By Erik Kirschbaum
BERLIN (Reuters) - President Joachim Gauck urged Germans to welcome with open arms the hundreds of thousands of people fleeing war zones and to reject anti-immigrant populism.
Gauck used his annual Christmas address, to be delivered on national TV on Thursday, to praise Germans who sheltered and supported some 200,000 new refugees this year and to indirectly attack a new anti-asylum movement.
More than 17,000 people took part in Germany's largest anti-immigrant rally on Monday in the eastern city of Dresden to air their claims that Germany is being overrun by Muslims.
"If our eyes are wide with fear, answers are hard to find," Gauck said after the grass-roots movement that calls itself PEGIDA -- or Patriotic Europeans Against the Islamisation of the West -- staged its 10th straight weekly rally on Monday.
Gauck, a former pastor and human rights campaigner in communist East Germany, has held the office with its ceremonial duties and limited executive powers since March 2012. He has no party affiliation and often speaks more bluntly than his predecessors.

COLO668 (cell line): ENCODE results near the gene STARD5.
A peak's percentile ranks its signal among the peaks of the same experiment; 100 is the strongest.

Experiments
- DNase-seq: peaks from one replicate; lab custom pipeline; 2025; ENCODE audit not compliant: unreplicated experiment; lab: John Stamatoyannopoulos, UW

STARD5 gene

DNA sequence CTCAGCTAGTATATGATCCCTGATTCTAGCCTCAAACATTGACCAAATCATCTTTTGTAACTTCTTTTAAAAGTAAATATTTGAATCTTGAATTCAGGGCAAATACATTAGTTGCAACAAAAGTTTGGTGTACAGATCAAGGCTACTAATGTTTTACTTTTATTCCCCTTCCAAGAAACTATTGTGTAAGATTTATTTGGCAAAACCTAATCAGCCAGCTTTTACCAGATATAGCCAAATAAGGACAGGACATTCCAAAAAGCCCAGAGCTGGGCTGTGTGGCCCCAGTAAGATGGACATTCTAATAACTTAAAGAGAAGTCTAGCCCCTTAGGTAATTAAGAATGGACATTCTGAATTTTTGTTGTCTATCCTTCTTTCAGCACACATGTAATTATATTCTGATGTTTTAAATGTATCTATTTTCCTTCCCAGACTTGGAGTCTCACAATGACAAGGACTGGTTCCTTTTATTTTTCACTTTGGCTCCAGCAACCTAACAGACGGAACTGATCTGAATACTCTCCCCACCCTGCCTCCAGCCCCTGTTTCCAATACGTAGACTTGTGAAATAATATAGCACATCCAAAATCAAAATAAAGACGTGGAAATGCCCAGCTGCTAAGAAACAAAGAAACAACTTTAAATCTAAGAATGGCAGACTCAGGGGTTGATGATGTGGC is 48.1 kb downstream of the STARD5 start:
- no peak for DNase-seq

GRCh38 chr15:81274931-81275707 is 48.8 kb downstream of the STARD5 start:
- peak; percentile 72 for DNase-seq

Praising a group in Magdeburg that cares for young orphans stranded in Germany, he said: "For me, the fact that we're responding with empathy to the suffering around us, that the vast majority of us don't share the views of those who want to seal Germany off, is a truly encouraging lesson learnt this year."
The PEGIDA rallies have unsettled a political establishment that has spent decades trying to restore Germany's image as an open, tolerant country after the devastation of the Nazi era.
The number of asylum-seekers arriving in Germany has surged to some 200,000 this year -- double that in 2013, four times the 2012 level, and more than any other western country. Tens of thousands of Germans are also privately taking in refugees.
German asylum rules are among the most liberal in the world, partly because asylum granted elsewhere helped many such as former Chancellor Willy Brandt to survive the Nazi regime.
"We know that fears will always accompany us," said Gauck. "But we also know that putting into practice what we call humanity is indeed the greatest capacity humankind has."
(Writing by Erik Kirschbaum; Editing by Ruth Pitchford)